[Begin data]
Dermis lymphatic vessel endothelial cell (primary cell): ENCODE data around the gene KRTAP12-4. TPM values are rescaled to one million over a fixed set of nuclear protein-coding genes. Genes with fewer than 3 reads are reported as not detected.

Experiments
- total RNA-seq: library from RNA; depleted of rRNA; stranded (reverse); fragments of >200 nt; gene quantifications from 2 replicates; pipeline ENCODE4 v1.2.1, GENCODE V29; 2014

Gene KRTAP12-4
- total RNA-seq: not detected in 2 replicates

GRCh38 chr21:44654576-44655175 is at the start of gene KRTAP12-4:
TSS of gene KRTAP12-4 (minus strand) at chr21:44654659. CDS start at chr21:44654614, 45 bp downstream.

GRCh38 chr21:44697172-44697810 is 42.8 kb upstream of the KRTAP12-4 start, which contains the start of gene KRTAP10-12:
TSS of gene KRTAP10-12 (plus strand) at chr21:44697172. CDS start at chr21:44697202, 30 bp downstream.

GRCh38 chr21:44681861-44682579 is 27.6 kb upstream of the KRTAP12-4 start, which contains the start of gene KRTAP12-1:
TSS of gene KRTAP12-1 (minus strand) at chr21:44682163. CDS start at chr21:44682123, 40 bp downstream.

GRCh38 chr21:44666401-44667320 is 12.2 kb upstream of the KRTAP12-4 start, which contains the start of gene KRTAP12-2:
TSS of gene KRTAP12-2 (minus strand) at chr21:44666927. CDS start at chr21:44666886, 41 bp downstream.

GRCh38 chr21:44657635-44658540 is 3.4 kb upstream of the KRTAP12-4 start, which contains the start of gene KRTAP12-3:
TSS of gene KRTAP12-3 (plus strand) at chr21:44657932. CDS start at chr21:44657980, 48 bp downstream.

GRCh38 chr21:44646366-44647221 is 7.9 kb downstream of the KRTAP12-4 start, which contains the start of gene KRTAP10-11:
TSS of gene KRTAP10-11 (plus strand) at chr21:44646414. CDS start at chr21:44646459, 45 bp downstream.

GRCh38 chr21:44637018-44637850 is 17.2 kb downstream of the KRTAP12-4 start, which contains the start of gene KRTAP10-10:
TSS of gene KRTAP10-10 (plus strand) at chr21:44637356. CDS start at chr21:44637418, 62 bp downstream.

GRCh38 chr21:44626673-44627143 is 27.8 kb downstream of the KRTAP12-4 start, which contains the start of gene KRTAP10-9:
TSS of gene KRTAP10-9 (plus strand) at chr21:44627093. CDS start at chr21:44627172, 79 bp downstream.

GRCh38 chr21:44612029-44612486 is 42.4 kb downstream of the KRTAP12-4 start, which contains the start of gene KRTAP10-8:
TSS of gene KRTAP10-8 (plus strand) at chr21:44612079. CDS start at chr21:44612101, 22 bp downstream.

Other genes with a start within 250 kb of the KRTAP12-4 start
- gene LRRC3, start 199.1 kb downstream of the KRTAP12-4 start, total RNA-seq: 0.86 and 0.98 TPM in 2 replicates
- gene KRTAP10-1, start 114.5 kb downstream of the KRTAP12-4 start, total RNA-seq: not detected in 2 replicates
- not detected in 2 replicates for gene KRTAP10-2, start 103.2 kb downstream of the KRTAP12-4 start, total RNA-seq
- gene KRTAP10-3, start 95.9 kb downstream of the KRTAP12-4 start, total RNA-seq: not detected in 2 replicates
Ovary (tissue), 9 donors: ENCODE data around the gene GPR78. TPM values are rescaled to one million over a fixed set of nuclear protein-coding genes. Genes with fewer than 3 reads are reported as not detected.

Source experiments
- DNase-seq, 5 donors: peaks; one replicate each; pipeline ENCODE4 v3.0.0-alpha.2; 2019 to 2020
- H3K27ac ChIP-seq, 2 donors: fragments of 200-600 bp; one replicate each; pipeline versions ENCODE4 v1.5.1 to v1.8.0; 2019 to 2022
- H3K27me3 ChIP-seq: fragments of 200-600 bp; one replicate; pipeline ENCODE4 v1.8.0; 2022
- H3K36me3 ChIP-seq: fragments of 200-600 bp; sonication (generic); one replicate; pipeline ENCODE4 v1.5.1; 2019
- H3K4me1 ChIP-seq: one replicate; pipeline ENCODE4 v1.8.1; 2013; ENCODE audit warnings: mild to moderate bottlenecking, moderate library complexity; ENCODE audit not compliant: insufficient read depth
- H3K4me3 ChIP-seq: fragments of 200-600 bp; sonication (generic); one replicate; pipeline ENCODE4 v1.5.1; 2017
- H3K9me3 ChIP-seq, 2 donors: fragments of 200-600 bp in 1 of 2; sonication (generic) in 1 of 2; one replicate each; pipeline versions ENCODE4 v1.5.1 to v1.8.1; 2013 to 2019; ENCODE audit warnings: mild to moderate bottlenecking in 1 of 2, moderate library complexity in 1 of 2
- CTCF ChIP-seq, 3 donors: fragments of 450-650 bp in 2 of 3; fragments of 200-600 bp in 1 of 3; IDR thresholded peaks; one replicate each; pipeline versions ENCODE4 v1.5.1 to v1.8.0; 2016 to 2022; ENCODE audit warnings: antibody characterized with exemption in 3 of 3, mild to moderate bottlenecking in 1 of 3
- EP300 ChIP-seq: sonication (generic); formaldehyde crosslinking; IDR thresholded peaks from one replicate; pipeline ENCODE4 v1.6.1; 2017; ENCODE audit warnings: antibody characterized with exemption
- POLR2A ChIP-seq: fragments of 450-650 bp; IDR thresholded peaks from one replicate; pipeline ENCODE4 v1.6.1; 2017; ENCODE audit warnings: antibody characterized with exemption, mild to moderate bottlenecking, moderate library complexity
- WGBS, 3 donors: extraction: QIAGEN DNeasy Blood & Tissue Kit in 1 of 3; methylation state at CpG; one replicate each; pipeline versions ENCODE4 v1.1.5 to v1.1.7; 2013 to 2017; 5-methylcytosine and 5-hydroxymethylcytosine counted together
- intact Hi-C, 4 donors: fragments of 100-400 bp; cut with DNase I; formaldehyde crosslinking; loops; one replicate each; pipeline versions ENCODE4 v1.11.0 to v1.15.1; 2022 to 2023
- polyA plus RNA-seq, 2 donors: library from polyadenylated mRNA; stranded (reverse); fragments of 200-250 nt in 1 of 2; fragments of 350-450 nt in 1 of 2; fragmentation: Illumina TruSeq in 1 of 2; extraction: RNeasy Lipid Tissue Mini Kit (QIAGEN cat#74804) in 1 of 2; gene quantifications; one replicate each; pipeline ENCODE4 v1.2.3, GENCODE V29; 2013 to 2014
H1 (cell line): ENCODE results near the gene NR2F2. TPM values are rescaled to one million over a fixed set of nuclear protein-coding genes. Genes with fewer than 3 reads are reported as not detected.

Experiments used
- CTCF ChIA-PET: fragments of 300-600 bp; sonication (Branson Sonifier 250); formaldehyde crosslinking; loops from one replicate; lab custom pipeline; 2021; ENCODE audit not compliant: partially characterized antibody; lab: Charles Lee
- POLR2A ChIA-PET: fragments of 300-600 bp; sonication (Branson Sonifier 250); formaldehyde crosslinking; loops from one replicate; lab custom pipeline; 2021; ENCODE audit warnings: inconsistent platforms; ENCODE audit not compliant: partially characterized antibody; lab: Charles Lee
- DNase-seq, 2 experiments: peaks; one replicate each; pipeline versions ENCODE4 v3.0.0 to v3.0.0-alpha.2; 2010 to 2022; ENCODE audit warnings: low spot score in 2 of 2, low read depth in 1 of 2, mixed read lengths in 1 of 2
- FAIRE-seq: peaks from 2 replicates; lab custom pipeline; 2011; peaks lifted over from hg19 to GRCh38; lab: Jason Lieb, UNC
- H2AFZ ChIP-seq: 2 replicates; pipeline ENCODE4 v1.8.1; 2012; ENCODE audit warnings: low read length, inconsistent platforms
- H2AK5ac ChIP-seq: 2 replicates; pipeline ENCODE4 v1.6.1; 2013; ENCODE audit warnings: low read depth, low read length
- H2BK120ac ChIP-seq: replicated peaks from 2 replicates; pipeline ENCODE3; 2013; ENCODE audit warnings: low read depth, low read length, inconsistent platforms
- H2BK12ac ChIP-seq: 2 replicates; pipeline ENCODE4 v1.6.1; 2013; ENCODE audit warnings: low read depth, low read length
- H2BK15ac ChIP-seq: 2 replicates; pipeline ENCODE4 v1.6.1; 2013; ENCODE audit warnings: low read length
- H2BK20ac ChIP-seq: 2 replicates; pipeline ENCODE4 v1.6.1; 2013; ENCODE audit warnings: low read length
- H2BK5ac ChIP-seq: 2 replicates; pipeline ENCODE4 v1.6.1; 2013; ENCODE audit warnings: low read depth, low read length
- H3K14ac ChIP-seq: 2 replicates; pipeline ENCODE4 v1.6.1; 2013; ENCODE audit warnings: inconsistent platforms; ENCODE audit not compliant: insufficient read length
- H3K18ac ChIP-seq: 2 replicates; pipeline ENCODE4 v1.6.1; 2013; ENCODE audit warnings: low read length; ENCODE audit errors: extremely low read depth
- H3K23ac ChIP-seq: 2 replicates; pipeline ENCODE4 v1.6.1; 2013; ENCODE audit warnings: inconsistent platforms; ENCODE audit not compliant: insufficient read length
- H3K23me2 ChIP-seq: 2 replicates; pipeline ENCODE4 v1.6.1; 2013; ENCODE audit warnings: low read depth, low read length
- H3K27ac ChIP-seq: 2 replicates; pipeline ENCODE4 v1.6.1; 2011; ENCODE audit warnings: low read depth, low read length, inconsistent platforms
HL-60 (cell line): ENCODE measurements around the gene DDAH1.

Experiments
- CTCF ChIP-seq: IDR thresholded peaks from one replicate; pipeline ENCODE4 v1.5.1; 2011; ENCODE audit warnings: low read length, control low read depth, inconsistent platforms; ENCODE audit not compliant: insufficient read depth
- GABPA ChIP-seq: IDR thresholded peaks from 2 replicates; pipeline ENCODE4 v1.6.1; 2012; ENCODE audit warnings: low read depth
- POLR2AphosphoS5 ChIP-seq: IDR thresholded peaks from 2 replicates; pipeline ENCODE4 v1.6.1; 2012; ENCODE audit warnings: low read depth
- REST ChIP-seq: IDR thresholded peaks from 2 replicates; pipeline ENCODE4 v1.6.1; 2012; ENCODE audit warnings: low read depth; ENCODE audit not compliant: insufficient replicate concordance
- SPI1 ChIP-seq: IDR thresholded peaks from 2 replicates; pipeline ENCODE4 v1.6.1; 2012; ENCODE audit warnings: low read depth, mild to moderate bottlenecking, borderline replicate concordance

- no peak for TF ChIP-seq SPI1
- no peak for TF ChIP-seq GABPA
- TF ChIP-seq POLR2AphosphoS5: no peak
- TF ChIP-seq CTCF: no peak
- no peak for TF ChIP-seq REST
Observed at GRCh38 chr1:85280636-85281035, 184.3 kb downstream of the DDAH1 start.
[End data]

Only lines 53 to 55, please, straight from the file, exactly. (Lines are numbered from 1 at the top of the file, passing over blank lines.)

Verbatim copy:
- H2BK12ac ChIP-seq: 2 replicates; pipeline ENCODE4 v1.6.1; 2013; ENCODE audit warnings: low read depth, low read length
- H2BK15ac ChIP-seq: 2 replicates; pipeline ENCODE4 v1.6.1; 2013; ENCODE audit warnings: low read length
- H2BK20ac ChIP-seq: 2 replicates; pipeline ENCODE4 v1.6.1; 2013; ENCODE audit warnings: low read length